Building some nice form for the Ardennes, the Dane has continued his racing after completing Flanders in a very credible 11th place on Sunday. That ride might be taking its toll on him but he is a bull of a rider and I think he’ll have recovered well enough by now. Like Skuijns, he packs a fairly good sprint from a reduced group. Heck, he even beat Colbrelli to 6th place in E3 recently!

Sprint?

If we do get a sprint, Matthews has shown that he is a step ahead of everyone else and he should be the clear favourite for it. The last climb will be of no challenge to him, he’ll just hope that he has team-mates to chase or if another team wants to set it up for a bunch gallop.

Who could that team be? Orica are the most likely allies as they look to set up either Gerrans or Albasini. The former obviously sprinted today so will he get the chance again tomorrow? It will be tough for them to beat Matthews though!

McCarthy, Restrepo and Swift will hope to feature too. I think the Brit will go much better than he did today and is one to keep an eye on if we do get a sprint.

Prediction

An interesting one to predict and it really is in the balance between a late attack sticking and a reduced bunch gallop. Hmmmmm.

I think it will come back together and Matthews will win again!

Betting

No value in Matthews at his price due to the risky and unpredictable nature of the finale. Of course there is value if you think it is a nailed on sprint but that bit of doubt puts me off of him. There are a few angles I still want to play though;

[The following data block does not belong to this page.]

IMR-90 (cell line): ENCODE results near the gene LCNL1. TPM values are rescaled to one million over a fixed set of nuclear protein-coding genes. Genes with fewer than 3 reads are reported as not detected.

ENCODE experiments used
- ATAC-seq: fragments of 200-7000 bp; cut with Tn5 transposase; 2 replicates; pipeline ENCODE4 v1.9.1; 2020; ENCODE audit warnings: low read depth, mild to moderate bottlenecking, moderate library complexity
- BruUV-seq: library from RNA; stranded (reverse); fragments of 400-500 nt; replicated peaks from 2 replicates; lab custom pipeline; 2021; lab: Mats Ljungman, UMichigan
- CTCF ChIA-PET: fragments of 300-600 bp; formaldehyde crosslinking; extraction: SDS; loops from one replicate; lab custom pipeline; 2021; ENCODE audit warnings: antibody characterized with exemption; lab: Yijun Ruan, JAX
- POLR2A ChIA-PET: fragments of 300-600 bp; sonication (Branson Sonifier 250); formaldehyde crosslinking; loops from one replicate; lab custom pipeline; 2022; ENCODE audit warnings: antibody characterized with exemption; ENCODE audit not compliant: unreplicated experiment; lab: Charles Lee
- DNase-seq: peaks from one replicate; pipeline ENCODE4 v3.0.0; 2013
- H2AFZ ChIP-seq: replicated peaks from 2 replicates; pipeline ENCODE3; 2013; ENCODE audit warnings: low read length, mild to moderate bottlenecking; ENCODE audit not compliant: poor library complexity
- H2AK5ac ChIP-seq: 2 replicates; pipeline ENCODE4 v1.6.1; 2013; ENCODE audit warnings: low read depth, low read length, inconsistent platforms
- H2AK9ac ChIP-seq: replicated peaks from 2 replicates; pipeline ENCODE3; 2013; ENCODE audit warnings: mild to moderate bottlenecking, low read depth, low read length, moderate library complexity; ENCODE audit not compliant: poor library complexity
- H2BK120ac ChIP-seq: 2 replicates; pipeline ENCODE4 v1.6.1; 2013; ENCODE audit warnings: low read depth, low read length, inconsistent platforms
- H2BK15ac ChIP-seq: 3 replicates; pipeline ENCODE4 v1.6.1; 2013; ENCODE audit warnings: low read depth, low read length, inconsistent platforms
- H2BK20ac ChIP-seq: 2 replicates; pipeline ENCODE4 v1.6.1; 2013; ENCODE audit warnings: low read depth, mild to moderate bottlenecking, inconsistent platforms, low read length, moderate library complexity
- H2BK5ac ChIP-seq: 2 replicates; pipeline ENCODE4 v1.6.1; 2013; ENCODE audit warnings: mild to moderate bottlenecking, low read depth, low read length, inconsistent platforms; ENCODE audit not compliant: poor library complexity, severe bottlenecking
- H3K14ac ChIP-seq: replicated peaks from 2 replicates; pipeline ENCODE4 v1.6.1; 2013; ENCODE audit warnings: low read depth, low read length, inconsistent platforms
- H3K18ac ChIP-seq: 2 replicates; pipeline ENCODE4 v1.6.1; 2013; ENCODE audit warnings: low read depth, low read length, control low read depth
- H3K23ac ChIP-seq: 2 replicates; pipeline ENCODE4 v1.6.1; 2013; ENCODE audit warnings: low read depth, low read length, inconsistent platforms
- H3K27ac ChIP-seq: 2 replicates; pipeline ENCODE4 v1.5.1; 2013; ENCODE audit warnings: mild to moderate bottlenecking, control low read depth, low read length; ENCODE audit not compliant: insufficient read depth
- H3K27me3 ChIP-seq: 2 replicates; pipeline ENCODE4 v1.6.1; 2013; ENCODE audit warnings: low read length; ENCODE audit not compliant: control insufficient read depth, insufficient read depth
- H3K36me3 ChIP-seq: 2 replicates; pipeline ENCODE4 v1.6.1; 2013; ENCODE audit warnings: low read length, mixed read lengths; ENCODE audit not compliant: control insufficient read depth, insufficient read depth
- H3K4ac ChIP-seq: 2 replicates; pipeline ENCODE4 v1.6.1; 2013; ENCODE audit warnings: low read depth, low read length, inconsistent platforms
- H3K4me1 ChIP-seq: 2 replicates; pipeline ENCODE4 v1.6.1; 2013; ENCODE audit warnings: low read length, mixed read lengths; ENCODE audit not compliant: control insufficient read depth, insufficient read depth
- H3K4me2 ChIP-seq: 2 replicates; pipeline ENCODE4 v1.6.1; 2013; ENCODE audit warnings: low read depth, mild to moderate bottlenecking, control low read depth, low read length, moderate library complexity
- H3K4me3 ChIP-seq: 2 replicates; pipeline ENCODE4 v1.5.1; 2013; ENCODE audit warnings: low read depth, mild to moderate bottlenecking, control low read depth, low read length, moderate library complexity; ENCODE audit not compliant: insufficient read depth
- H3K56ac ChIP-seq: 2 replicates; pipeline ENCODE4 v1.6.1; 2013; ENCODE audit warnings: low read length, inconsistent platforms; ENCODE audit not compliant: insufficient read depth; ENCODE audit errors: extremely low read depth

0.75pt EW Swift @ 20/1 with Betfair/PP (would take down to 16s)

0.25pt WIN Skuijns @ 100/1 with Bet365 (would take down to 66s)

0.25pt WIN Valgren @ 250/1 with Bet365 (would take down to 66s)

 

Thanks for reading and any feedback is appreciated as always. Who do you think will win and by what means? I’ll be back again tomorrow with a slightly longer preview! Anyway,

Those were My Two Spokes Worth.

 

 

 

 

Milano-Sanremo 2017 Preview

Milano-Sanremo 2017 Preview

The first monument of the year and the longest race in the calendar returns this weekend; Milan -> Sanremo!

Like most MSR’s, last year’s edition built slowly to a climax, with the closing kilometre being exceptionally exciting.

We had Gaviria crashing, almost taking out Sagan and Cancellara if it was not for some incredible bike handling, but what else would you expect from that pair! That left the door open for some other riders and Roelandts opened up the sprint early which caught everyone off guard. Swift followed (finishing 2nd in the end), Bouhanni looked strong but had a mechanical and came home 4th. Instead, it was a rather dubious win for Arnaud Démare in the end after there were accusations he got a tow from the team car back to the peloton after a crash. Nonetheless, it was an impressive sprint from the Frenchman and with the way he is riding this season so far, he could well make it back to back wins!